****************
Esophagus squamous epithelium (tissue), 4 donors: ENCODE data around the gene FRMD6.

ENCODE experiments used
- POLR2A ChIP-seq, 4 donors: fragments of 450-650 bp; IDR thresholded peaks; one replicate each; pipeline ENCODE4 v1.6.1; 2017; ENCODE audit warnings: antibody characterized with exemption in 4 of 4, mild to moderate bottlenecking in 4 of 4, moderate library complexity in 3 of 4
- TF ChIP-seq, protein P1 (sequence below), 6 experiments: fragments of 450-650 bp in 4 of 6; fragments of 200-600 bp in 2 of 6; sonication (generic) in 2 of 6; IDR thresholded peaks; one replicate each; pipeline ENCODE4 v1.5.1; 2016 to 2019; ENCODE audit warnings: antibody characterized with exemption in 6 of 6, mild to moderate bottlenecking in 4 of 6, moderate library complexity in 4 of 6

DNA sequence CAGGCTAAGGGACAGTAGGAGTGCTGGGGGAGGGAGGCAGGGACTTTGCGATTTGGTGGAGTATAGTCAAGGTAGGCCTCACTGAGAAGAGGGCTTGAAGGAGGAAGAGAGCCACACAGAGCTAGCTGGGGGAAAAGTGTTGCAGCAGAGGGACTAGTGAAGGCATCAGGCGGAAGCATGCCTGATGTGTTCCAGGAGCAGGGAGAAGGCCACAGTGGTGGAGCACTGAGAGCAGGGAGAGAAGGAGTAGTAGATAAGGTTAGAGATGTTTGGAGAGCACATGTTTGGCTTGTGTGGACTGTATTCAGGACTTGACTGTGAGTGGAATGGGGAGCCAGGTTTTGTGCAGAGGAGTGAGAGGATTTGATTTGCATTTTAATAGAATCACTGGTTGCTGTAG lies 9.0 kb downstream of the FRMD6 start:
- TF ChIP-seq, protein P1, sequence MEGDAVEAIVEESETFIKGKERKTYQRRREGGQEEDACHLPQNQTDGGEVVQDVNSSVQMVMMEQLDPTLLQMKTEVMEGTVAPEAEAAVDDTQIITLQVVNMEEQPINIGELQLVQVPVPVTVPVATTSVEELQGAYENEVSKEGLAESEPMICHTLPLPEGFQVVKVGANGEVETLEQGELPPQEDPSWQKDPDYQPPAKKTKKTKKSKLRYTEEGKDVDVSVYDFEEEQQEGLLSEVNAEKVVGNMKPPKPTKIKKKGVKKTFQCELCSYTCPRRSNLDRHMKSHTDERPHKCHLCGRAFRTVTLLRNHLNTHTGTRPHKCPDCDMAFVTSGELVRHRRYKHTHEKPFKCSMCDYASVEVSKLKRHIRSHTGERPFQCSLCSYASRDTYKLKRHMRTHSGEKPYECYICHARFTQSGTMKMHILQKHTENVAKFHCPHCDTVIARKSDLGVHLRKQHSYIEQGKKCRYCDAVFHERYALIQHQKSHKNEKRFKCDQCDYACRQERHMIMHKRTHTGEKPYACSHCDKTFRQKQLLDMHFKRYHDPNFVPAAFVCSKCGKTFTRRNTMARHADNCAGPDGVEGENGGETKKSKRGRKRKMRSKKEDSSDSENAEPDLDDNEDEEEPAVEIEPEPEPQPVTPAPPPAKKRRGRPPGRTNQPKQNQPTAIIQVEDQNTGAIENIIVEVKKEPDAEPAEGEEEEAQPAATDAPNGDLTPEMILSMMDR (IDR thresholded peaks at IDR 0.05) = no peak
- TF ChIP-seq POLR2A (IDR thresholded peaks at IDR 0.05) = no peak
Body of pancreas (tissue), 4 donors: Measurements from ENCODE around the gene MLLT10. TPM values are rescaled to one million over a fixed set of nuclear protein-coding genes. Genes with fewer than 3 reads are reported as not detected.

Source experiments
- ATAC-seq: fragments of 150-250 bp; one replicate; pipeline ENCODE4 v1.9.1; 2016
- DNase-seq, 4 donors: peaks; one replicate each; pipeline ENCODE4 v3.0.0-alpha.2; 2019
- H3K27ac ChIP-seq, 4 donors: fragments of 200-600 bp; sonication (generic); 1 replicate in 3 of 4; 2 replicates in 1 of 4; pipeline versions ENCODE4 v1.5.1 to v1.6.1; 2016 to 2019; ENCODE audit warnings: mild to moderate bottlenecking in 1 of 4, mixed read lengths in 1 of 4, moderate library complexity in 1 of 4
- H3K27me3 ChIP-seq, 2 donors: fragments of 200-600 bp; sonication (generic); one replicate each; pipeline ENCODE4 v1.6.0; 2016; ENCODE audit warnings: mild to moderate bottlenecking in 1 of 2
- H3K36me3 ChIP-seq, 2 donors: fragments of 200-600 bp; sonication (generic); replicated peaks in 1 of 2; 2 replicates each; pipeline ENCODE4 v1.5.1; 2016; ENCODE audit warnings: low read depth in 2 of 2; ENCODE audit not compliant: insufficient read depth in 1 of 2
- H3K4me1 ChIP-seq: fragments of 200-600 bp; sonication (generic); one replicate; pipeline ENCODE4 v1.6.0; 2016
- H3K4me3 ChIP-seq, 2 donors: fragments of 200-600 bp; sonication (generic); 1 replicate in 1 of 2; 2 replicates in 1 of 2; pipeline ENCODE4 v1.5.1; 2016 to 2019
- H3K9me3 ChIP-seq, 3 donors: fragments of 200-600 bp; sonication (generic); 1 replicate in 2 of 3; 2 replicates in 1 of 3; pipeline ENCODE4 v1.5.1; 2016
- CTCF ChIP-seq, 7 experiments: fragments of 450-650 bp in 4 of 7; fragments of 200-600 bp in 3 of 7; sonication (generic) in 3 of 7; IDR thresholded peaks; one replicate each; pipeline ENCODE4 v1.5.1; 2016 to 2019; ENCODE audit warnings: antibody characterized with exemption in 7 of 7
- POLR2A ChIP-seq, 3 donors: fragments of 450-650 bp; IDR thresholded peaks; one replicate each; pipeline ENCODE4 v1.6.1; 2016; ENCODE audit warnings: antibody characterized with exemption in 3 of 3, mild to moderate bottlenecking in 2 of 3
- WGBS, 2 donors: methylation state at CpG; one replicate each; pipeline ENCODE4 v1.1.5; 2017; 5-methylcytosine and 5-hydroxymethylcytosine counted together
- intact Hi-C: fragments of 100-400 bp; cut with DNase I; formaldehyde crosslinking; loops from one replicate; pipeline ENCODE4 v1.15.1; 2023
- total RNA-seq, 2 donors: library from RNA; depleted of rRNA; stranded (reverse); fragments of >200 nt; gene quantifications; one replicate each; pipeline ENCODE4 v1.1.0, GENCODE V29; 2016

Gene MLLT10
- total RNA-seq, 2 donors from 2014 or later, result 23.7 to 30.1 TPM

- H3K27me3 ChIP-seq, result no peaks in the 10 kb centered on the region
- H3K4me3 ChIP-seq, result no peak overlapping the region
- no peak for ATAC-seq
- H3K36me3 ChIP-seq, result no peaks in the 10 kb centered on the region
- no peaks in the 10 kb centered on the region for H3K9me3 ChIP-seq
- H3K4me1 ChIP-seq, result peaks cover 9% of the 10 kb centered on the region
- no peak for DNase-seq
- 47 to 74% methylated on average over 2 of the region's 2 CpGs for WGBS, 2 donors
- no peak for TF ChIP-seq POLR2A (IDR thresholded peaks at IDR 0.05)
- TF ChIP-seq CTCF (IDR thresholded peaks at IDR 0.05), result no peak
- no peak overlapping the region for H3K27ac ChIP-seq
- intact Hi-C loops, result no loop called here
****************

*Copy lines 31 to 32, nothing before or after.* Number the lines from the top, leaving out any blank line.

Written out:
- no peak for DNase-seq
- 47 to 74% methylated on average over 2 of the region's 2 CpGs for WGBS, 2 donors